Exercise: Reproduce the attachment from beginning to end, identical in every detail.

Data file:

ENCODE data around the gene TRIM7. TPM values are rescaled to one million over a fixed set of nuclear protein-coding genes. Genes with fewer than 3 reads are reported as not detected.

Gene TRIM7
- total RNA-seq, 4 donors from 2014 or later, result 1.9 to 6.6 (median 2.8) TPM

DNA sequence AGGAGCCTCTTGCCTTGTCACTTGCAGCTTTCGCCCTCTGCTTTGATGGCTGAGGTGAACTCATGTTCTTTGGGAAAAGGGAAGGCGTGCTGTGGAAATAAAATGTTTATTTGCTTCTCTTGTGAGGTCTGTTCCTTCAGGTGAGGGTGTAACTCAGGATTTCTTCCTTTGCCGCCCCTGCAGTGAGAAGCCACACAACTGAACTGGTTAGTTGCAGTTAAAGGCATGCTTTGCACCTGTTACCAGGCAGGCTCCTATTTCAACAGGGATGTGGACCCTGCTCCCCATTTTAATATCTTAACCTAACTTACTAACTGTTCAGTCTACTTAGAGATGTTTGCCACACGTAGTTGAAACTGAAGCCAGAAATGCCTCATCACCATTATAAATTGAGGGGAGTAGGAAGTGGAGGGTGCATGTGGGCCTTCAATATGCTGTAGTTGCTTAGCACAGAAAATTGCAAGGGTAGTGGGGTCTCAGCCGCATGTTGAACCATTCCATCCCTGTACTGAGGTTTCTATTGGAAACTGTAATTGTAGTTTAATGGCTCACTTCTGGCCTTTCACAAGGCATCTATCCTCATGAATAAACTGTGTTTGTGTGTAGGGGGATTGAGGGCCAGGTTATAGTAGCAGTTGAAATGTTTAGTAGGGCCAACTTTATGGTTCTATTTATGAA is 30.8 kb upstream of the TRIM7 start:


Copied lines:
ENCODE data around the gene TRIM7. TPM values are rescaled to one million over a fixed set of nuclear protein-coding genes. Genes with fewer than 3 reads are reported as not detected.

Gene TRIM7
- total RNA-seq, 4 donors from 2014 or later, result 1.9 to 6.6 (median 2.8) TPM

DNA sequence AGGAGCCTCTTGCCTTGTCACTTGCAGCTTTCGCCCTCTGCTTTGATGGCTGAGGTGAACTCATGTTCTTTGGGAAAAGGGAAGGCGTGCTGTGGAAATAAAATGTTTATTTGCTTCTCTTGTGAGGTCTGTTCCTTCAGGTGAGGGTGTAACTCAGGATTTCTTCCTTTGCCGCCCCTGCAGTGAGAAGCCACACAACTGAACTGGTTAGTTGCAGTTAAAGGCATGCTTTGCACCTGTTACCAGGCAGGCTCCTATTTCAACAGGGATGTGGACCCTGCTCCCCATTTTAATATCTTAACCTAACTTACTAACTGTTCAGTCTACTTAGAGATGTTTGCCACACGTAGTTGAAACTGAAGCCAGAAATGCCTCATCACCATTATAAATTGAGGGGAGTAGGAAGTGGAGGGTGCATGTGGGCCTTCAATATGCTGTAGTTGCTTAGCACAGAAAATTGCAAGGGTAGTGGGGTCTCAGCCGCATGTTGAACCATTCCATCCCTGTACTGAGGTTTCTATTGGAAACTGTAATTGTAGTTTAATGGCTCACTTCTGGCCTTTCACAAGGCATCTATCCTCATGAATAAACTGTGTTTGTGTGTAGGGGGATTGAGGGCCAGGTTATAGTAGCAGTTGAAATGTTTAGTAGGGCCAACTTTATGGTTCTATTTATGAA is 30.8 kb upstream of the TRIM7 start: